COEUR d'ALENE - Dennis Hardwick was spending his nights in the woods behind Target, until he lost what little he owned in a fire.
So, he and his girlfriend Vera are staying with a friend for a few days as they search for somewhere else to pitch a tent, and hunker down with sleeping bags, tarps and blankets.
"We're trying to get our own place," he says Wednesday as he sits at Fresh Start, a center that helps the homeless in Coeur d'Alene. "But we have to live pretty much wherever we can find."
The 46-year-old has been homeless since moving to North Idaho five months ago. The construction industry slowed and jobs became scarce.
Despite his circumstances, he tries to remain positive.
"Things could be a lot worse," he says. "We could be out there without Fresh Start. We could be out there without St. Vincent de Paul. We could be huddled under a bridge somewhere freezing."
Still, with winter settling in, he admits it's a scary time to not have a roof over his head.
"I'm more worried for my girlfriend than I am for myself. I don't like it, but I can deal with it," Hardwick says. "I don't want her in the streets. I want her in a nice, warm bed at night. That's my goal."
He believes organizations like Fresh Start are a godsend, and that homelessness is "manageable."
"If you let them help you and you do the right thing, nobody should be homeless. But in today's times, it's reality," he says.
Hardwick, from California, has family in the area, but doesn't stay with them. He says it's his choice.
"This is my problem. This is not their problem," he says. "It's my responsibility. Step up and take care of yourself. I don't want to put a burden on my family."
He speaks of letting himself, and his girlfriend, down, because they're homeless. At times, sure, it's embarrassing and it hurts.
"I'm supposed to be the provider and see to it that we're not in this situation," he says.
The slender, 5-foot-6 Hardwick tries to keep up appearances should a job opportunity arise. Wearing a clean shirt, pants and black shoes, he's hoping to land work, but hasn't since summer, when he was laid off from his last construction job.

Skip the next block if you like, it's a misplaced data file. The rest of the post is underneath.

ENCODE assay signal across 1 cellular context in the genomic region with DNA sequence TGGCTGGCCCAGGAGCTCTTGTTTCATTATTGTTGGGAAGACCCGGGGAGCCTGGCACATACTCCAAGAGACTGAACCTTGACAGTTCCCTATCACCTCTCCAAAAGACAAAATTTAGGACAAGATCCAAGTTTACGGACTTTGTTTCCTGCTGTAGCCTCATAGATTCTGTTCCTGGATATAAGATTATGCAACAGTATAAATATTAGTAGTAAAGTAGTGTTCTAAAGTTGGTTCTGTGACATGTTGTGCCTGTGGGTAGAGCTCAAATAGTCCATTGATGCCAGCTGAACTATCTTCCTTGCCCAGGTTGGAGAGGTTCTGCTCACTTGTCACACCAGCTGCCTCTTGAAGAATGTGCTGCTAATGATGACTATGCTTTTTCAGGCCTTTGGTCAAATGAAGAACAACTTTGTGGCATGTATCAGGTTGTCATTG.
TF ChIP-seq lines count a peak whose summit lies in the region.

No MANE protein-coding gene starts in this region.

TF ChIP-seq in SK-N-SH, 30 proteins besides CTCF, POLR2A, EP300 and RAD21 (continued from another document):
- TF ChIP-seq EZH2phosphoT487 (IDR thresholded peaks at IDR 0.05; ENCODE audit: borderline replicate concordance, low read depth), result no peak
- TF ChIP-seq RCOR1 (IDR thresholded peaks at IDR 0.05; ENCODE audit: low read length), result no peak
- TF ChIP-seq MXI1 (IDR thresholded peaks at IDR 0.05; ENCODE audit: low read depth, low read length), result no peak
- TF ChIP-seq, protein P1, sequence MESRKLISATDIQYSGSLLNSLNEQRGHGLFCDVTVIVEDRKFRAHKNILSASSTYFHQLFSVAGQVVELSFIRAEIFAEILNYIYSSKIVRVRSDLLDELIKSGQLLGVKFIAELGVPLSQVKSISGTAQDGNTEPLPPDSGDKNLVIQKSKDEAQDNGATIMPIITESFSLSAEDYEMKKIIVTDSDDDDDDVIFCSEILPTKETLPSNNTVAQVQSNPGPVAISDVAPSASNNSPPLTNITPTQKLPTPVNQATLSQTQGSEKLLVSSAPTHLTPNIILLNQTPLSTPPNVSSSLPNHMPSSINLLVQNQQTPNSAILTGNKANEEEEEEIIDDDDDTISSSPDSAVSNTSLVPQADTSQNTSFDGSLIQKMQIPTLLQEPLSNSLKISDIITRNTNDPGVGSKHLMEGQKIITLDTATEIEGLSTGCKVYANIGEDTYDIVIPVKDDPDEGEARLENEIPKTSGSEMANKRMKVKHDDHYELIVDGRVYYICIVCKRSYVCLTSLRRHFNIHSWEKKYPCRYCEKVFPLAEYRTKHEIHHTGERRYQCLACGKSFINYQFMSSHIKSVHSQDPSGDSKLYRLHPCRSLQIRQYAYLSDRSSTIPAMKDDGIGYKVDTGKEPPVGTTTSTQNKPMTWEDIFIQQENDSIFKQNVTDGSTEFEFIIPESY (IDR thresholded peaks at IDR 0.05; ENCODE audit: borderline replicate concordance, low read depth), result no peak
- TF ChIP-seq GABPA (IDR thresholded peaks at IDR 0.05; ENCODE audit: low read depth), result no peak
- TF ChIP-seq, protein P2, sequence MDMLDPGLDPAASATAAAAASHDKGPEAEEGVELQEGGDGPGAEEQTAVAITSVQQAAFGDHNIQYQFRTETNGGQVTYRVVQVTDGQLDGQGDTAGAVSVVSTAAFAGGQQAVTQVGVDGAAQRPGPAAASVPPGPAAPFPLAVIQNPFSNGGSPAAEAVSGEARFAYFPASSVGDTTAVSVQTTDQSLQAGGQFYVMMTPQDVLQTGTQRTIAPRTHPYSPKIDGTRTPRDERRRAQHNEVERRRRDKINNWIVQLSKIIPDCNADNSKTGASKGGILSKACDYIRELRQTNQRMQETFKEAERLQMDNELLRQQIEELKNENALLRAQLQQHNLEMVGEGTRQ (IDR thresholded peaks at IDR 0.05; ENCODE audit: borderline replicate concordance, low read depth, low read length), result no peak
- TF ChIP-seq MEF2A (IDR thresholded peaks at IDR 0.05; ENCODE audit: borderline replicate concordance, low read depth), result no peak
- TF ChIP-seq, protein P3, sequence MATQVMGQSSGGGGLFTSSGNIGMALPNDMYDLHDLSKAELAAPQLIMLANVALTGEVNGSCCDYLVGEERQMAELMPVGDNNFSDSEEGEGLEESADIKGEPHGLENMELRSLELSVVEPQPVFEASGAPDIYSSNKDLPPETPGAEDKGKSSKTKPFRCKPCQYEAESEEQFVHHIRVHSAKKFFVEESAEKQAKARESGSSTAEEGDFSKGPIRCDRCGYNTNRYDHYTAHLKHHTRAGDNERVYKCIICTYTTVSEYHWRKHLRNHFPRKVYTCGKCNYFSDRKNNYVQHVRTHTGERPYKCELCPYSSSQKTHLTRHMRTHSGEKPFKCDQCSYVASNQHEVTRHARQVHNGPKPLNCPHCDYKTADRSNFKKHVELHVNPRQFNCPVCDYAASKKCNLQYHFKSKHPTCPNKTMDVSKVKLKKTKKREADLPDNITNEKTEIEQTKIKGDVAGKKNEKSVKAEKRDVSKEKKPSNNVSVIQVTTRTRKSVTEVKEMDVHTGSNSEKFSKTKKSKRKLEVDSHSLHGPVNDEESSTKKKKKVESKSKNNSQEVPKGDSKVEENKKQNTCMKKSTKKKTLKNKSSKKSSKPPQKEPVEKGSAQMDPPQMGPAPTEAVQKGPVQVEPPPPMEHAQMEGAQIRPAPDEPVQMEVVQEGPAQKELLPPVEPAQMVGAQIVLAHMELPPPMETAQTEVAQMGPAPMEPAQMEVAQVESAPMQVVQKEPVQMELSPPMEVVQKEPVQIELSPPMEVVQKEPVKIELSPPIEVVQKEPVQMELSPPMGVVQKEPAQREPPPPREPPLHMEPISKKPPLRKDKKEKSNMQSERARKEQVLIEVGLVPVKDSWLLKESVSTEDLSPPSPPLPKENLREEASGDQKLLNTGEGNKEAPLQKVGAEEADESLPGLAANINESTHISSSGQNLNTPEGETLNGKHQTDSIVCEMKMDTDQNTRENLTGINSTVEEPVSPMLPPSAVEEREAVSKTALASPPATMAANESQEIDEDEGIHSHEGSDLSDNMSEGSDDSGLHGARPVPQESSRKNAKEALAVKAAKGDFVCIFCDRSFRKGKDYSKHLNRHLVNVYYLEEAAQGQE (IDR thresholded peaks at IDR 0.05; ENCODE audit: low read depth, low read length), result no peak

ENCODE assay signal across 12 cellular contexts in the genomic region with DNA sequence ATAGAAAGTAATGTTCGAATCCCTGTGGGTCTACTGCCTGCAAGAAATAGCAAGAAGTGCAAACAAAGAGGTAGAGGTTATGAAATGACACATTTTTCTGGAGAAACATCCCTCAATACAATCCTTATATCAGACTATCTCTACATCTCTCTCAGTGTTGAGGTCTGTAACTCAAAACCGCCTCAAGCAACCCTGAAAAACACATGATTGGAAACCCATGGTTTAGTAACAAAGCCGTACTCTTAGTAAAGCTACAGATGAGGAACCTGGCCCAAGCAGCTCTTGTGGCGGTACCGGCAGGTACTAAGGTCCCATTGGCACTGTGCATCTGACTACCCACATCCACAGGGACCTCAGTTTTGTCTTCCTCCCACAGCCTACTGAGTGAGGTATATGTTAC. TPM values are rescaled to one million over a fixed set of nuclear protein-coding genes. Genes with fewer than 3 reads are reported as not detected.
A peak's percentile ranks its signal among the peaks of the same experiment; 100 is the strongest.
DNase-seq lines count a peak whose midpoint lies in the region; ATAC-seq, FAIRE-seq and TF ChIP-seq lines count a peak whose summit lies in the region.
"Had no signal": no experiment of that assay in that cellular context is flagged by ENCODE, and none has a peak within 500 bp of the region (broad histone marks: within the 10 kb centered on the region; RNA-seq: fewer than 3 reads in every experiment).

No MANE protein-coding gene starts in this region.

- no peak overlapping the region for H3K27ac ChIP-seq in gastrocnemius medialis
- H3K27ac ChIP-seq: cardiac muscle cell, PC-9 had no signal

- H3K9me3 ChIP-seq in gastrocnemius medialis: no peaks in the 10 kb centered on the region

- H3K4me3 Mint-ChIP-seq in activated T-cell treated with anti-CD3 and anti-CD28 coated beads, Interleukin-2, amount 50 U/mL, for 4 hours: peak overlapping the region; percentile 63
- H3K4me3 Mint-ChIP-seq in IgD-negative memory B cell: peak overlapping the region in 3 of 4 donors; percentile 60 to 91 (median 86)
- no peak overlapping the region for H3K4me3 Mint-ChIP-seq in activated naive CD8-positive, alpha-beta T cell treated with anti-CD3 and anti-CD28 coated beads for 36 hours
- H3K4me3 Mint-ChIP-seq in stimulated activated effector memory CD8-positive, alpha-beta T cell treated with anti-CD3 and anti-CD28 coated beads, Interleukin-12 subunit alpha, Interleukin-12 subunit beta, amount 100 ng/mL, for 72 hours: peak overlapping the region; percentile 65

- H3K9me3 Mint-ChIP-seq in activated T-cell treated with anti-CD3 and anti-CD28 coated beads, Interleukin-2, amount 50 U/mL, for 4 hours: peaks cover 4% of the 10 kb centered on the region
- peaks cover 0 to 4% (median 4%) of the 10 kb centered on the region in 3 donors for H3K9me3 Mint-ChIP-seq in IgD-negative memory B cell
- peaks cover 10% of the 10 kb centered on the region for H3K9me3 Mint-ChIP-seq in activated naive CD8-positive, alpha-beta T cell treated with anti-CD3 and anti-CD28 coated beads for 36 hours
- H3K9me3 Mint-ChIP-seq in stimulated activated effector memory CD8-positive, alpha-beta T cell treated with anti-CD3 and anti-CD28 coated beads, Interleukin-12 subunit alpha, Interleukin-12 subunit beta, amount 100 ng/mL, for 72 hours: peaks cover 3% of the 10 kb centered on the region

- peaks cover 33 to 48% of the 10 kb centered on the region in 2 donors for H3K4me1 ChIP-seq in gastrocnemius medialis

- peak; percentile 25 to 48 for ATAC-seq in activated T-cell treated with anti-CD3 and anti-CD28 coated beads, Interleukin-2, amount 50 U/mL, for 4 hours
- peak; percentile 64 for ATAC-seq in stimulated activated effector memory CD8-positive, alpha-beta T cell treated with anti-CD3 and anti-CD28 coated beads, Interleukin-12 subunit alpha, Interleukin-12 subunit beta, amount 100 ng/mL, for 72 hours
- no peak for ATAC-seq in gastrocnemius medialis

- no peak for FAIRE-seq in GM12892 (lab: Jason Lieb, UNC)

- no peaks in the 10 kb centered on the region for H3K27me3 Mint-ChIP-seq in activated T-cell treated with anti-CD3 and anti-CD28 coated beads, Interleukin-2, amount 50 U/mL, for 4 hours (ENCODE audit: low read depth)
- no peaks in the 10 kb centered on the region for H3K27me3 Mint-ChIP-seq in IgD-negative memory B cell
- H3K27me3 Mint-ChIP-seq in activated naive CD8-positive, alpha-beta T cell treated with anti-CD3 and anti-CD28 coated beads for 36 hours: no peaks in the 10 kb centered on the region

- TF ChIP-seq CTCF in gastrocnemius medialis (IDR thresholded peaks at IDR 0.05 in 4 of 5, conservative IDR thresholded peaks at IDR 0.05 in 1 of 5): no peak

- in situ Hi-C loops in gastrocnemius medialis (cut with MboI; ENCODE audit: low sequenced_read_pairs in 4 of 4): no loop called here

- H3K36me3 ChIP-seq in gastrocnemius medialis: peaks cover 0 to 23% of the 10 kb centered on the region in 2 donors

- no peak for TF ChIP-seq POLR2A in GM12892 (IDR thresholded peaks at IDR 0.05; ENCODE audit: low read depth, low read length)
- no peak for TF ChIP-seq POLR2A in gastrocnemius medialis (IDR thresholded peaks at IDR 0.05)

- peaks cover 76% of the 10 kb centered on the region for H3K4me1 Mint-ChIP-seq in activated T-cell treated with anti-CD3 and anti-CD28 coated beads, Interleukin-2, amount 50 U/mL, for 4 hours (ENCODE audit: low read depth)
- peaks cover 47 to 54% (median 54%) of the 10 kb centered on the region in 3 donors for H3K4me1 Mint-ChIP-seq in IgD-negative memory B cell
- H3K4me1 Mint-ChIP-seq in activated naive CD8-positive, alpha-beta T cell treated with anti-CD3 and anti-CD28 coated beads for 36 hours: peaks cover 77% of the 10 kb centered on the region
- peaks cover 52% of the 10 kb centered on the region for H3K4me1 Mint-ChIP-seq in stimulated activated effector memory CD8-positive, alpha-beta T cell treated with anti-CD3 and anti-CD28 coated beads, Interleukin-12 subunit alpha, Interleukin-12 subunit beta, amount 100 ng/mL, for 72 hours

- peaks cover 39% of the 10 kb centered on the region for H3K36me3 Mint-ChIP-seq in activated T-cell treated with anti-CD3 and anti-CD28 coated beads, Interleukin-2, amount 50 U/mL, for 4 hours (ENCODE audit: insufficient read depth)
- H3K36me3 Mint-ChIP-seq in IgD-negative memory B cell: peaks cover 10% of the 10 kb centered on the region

"It's been application after application," he says. "The job market is really down. "Right now, I'll take whatever's out there. I don't care. If you want me to dig a ditch, I'll dig a ditch. If you want me to water your flowers, I'll do that. Now is not the time to be picky. A little bit of hard work, you can get off the street."
All he needs to do that, he says, is to earn $150 a week.
Until then, they try to stay warm and dry.
Their day starts around 6:30 a.m., when they wake up. It's always cold these days, so they head to Fresh Start right away for coffee and a bite of whatever food is there. They'll make phone calls, clean up, then head to the library, where they'll read and relax until dinner time.
Then, it's off to the soup kitchen, usually at St. Vincent de Paul.
"Excellent people," he says of the St. Vinny's staff.
After dinner, well, that's when the real challenge starts - where to sleep. It might mean another night in the woods, and as they wander and look, carrying their tent and supplies with them. Their choices are few.
"This is not something I want to do a month from now," Hardwick says. "It's possible I may have to."
One thing he won't do, is says, is leave North Idaho. He's an outsdoorsman, he explains, and likes to fish and hunt when he gets the chance.
"I love it here. I have met so many nice people."
So he'll stay, despite the coming snow and rain and frigid conditions, despite no job, no home, no money.
The toughest part of it all, he says, is keeping his spirits up, staying positive, believing life will be good if he just tries hard enough.
"There are times you just want to throw your hands up and give up. You can't do that," he says. "Tomorrow can be a better day."